Once again, we had not made advance reservations, figuring it couldn’t be that hard to get a hotel room in a major city on a summer weekend. Everybody goes away for the weekends, right? Except that there was some sort of event going on that had everything booked up, and we ended up taking an interior room with no windows. I will never do that again! It was like sleeping in a crypt, it was so dark. You would think we would learn from these things.
The first game we saw was on August 2, against the Baltimore Orioles. Scott Erickson was on the mound for the Orioles, and Esteban Loaiza was pitching for the Blue Jays this night.
Neither pitcher would get a decision in this game. Erickson gave up 7 runs in three innings before being taken out. Loaiza left after 5 2/3, with a 8-3 lead. The Jays’ bullpen proceeded to cough up 6 runs, while the O’s pen had only given up one run. Final score, 9-8, with the win going to B.J. Ryan, and the loss to Kelvim Escobar.
[B.J.?? According to Retrosheet, his given name is Robert Victor Ryan. My mind is going places it really shouldn’t.]
From our seats, we had a great view through the open roof of the CN Tower next door:
Looking toward the outfield, you can see the massive Jumbotron, which at the time was the largest video display in any ballpark. The inside of the open roof is still very imposing, and there are also hotel rooms that overlook the field! The Renaissance Hotel is attached to the stadium, and there are about 70 field-view rooms. There have been a number of instances in which the activity taking place inside of one of the rooms was much more interesting than the activity taking place on the field below. Remember to close your drapes, people!
The next day we took a trip to the top of the CN Tower, located right next to SkyDome. On a clear day the views are spectacular, and we got a neat bird’s-eye view of the closed roof. Boy, is it blindingly white! The shadow of the tower adds an interesting touch:
We went to a second game later that day, again against the Orioles, but since it was a last minute decision as to whether or not to go, we bought the cheapest seats available, way up in the upper level in left field. But since the crowd was a relatively sparse 17,534, it was no problem to wander over behind home plate to get a shot of the entire field:
Chris Carpenter was pitching for the Jays, and Travis Driskill for the Orioles. Carpenter did not have a very good day, giving up 7 runs in four innings. Driskill got the win, and Carpenter the loss, in a 8-4 Orioles victory.
In yet another casualty of corporate naming, SkyDome is now known as the Rogers Centre. Note the spelling – “centre”, not “center”. Remember, we’re in Canada!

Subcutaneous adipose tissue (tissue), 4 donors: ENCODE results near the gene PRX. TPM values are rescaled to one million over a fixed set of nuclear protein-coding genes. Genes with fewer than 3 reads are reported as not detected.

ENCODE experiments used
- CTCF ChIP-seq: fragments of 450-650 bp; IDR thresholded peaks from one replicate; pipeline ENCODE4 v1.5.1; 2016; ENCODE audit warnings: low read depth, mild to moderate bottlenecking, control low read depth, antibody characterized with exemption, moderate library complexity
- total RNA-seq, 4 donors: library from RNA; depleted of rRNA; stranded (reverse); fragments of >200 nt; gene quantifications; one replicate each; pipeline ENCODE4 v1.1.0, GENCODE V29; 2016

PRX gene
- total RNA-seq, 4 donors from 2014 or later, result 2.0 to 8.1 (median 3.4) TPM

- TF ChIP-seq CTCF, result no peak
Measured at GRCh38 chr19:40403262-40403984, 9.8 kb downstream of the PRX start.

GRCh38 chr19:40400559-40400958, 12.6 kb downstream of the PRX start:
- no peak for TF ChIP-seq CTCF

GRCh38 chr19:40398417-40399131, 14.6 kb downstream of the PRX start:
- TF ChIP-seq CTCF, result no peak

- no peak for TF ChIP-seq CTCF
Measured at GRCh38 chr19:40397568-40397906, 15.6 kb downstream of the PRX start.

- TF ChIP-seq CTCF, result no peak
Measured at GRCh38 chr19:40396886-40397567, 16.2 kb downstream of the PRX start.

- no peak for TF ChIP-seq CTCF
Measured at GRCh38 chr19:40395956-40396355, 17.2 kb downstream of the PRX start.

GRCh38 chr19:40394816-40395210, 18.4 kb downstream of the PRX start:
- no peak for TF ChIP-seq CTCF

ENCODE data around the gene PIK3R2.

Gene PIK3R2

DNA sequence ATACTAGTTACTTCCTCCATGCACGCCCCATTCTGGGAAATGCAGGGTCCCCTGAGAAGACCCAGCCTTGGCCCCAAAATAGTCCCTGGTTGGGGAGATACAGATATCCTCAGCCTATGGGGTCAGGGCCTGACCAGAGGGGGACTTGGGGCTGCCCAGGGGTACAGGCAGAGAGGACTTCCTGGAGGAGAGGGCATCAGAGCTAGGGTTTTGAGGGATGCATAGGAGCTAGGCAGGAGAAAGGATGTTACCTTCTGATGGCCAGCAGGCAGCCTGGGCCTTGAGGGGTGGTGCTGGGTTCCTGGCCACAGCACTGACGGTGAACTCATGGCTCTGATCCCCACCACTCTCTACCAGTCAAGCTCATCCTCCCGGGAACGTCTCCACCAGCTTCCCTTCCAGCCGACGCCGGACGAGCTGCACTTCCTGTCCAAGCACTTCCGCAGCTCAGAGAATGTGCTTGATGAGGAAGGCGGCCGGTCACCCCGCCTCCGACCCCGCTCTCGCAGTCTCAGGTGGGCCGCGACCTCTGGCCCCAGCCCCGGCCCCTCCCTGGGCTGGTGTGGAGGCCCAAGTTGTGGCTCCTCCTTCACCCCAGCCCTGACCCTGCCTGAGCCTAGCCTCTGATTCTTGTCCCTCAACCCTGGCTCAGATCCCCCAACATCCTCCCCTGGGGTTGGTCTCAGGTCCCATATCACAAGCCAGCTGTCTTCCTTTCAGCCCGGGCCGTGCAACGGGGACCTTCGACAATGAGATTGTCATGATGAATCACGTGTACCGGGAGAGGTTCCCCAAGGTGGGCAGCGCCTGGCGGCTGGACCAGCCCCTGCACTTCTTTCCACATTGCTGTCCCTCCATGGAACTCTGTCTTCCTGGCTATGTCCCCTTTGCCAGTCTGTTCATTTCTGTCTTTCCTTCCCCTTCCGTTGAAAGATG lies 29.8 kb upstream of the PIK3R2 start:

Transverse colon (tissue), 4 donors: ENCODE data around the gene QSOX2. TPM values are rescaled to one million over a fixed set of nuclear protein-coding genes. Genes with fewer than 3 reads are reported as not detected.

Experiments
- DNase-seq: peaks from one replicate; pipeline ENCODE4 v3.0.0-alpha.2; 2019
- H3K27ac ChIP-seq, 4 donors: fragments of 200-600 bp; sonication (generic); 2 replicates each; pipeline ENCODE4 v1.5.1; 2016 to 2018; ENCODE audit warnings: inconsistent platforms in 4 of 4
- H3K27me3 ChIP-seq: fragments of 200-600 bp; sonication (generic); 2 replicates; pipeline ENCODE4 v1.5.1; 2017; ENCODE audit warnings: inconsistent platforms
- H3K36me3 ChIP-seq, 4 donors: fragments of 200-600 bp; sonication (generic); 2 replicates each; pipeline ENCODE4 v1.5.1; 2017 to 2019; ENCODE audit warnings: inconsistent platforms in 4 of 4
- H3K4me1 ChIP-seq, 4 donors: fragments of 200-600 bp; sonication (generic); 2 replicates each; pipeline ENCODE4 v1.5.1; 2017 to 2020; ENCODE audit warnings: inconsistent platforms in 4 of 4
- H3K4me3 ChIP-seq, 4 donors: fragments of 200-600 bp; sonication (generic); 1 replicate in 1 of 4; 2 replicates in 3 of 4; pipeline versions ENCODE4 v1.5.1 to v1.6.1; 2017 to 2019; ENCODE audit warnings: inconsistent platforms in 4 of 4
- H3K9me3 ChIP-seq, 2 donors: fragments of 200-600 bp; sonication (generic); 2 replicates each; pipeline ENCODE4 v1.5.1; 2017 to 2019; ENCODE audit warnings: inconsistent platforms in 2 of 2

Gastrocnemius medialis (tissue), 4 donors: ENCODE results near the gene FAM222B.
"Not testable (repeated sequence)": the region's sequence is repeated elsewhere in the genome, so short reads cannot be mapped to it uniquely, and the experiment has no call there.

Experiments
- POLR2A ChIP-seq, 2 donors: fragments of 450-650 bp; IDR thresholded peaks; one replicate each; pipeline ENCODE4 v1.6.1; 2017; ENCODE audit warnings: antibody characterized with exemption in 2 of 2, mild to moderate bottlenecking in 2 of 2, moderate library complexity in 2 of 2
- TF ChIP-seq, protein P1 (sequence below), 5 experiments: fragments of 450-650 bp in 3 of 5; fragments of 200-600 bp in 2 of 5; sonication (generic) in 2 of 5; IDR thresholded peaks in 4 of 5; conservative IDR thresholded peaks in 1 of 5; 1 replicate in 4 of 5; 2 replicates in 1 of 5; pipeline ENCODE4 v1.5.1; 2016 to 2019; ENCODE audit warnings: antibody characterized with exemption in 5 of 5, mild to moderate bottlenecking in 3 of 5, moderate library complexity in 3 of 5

After this trip, there would be a three-year dry spell with no new stadiums visited. No, there weren’t any more kids being born! I don’t think there was a specific reason. Anyway, next time we will visit Tropicana Field, home of the Tampa Bay Devil Rays (they hadn’t been exorcised yet).
(all photos mine)
Yesterday was not a good day in our house – my son was home from school for the day with a stomach virus. Blechh! As with most males, he was a terrible patient – moaning and groaning, telling me every few minutes how horrible he felt. Thankfully, today he felt much better, and is off to school.
Suffice it to say, I didn’t get much done yesterday.
So until I get my photos and information collected for my next stadium installment, I wanted to share one of my favorite photos from the past. As I go through my albums looking for photos to include in blog posts, sometimes I come across ones that I really like, but that don’t fit into any of my entries.
Such is the case with this one:
One of the reasons I like it is that you can see his tongue sticking out. Although that just seems like a way to end up with one of those freak injuries – “Pitcher Bites Tongue While Slipping On Wet Mound” or something similar.
Anyway, this is a shot from Spring Training 2007, of Adam Loewen, pitching for the Baltimore Orioles. Loewen was the Orioles’ top draft pick in 2002, and was a top pitching prospect in their system.
He pitched well in this particular game against the Minnesota Twins, giving up one run on two hits in four innings, while striking out four. Problems developed later that season, and he ended up having surgery to insert a pin in his pitching elbow to stabilize a stress fracture. He attempted to come back in 2008, but again suffered the same injury.